There’s a kind of grim, kitchen-sink realism that has almost come to define British cinema. Unrelenting in its depiction of the squalid misfortune of the working class, it’s underpinned by a leftist concern to flag up inequality, but can tend dangerously close to poverty porn, especially when embraced by directors from privileged backgrounds who seem more compelled to assuage class guilt than to create from a place of authentic experience. Scheme Birds is not one of those films. It feels like it might be, to start with: the Scottish town of Motherwell, stagnating in economic decline after its steel industry was gutted in the Thatcher years, is presented to us as bleak as they come, blighted by drugs and knife crime, its male population in and out of jail. «If you stay here you either get locked up or knocked up,» says young resident Gemma, who we follow over several years as she navigates the beginning of an adulthood that, stacking the odds against her, requires grit and resignation from the get-go.
Social realist fiction
Directors Ellen Fiske and Ellinor Hallin have made a documentary (the top award-winner in that category at the Tribeca Film Festival, no less), but in its intimacy of access and dramatic character arcs, it could well pass for social realist fiction. The filmmaking duo hail from Sweden, but allow their protagonists scope to describe and define their relationship with their environment on their own terms, and without milking their tragedies for voyeuristic shock value. The story of Gemma and those she holds dearest is not short on misfortune, but what stands out is the way it’s told. Instead of the suffering as spectacle, we find in so many films about Britain’s poor, low-key, heartfelt sweetness, and ultimately hope is threaded through a world in which tribulation is the daily «normal».
«If you stay here you either get locked up or knocked up»
When we first meet Gemma, she is living with her grandfather. The task of raising her fell to him, since her drug-addicted mother was not around, and she seems content enough to have bonded with him over his male-dominated pastimes of boxing and pigeon shows (the tension between domestication and freedom of these birds — some of which return home and some of which fly off to do their own thing, never to come back, is a symbol that recurs in this lyricism-inclined film). They’re preoccupations essential to keep him away from crime, he says. When she becomes pregnant, her father breaks contact, unable to accept her choice in boyfriend Pat, who is determined to stay out of trouble but has already been in jail before. Happiness lasts for a time, the newborn and their companionship with best friends Amy and J.P. (also a couple) over evenings laughing, drinking and chain-smoking allowing them to navigate the stresses of new parenthood without quite giving up the release afforded by the carousing of their teenage years. But the fragile harmony, like everything around them in Motherwell, is short-lived. A tragic rupture that will have a lasting mark on their lives comes in the form of the recreational violence of another acquaintance, Scott, who picks fights for kicks despite the jail time that inevitably results. His vicious streak is unleashed one night with devastating consequences. All the more disillusioned by the lure of partying, Gemma doubles down on parenting responsibility, prompting a parting of ways with Pat.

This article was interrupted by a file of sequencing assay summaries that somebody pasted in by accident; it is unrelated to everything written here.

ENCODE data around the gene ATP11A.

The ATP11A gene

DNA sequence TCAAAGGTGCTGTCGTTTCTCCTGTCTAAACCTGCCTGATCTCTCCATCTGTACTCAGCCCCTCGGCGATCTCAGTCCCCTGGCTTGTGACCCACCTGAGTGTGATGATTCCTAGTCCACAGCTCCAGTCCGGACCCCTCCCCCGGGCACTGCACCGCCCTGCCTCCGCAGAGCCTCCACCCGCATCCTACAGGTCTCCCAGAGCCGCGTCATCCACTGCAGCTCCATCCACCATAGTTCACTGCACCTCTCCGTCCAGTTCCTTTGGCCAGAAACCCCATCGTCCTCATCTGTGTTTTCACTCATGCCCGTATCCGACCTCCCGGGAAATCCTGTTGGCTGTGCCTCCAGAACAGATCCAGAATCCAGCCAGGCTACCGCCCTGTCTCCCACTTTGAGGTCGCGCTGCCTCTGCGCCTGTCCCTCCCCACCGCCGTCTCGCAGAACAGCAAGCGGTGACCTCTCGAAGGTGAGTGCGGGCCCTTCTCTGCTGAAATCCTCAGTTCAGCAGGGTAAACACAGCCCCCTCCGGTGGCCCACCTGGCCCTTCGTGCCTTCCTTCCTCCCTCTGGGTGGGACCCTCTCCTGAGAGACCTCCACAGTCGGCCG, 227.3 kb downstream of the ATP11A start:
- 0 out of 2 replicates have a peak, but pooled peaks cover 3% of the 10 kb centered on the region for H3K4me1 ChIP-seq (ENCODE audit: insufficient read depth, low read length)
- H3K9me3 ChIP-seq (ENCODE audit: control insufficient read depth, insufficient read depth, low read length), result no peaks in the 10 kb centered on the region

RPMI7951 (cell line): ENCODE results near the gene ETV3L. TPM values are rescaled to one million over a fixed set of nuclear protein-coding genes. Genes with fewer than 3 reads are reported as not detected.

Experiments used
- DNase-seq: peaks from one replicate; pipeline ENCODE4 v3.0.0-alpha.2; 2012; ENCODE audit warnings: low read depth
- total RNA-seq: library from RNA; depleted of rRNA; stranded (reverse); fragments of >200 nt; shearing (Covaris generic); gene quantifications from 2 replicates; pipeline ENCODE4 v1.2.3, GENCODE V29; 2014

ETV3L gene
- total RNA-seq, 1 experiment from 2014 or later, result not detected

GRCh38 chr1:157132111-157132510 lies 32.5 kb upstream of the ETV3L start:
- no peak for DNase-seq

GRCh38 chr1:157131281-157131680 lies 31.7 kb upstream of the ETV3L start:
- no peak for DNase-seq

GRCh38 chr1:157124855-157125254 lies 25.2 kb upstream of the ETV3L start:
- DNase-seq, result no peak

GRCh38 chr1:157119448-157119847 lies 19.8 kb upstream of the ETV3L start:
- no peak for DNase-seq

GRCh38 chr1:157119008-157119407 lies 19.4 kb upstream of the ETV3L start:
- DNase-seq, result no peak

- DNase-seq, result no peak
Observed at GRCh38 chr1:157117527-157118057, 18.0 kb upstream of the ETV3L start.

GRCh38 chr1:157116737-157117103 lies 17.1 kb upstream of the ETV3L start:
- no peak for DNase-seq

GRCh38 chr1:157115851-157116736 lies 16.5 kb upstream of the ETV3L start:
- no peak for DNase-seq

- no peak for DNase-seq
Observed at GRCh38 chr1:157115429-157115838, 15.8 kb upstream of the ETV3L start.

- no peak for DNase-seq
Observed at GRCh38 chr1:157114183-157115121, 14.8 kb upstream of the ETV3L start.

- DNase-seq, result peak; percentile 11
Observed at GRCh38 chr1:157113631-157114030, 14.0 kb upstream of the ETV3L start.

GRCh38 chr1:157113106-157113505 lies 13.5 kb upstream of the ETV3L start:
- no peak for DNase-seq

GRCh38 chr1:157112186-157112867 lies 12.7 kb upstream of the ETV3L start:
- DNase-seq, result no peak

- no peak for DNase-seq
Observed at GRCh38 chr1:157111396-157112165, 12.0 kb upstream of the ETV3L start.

Archival footage shows Motherwell when it was the «Steelopolis» that preceded Gemma’s birth. The steelworks provided jobs for much of her family before it was catastrophically demolished in the ‘90s, its collapse as an industrial centre bringing large-scale unemployment. While social deprivation and a dearth of opportunities infuse every frame, this is ultimately not a film about poverty and political, institutional neglect, so much as it is about motherhood, and the meaning of loving commitment. Never moralising or sentimental, and all the more moving through its very understatement, it is a testament to women of the town — J.P.’s mother, and the generation after. Like her, Amy and Gemma must intuit how to rise to the mammoth task of nurturing amid losses that would devastate lesser lionesses of resilience.
«Let The Free Birds Fly» is one of several tattoos Gemma has lettered across her skin. Uncompromising in its depiction of brutally reduced options, the film never leaves us complacently comfortable in any illusion of meritocracy. Nor, crucially, does it create space for patronising pity, as its women defy the painful events they carry with them, invisible but irremovable as any ink, to consistently evolve and transform. The film avoids talking-head interviews in its naturalism, but makes liberal use of voice-over, mainly Gemma’s — a subtle reminder that how you tell your story and make meaning of it has as much bearing on your future as the raw, punishing facts of material events.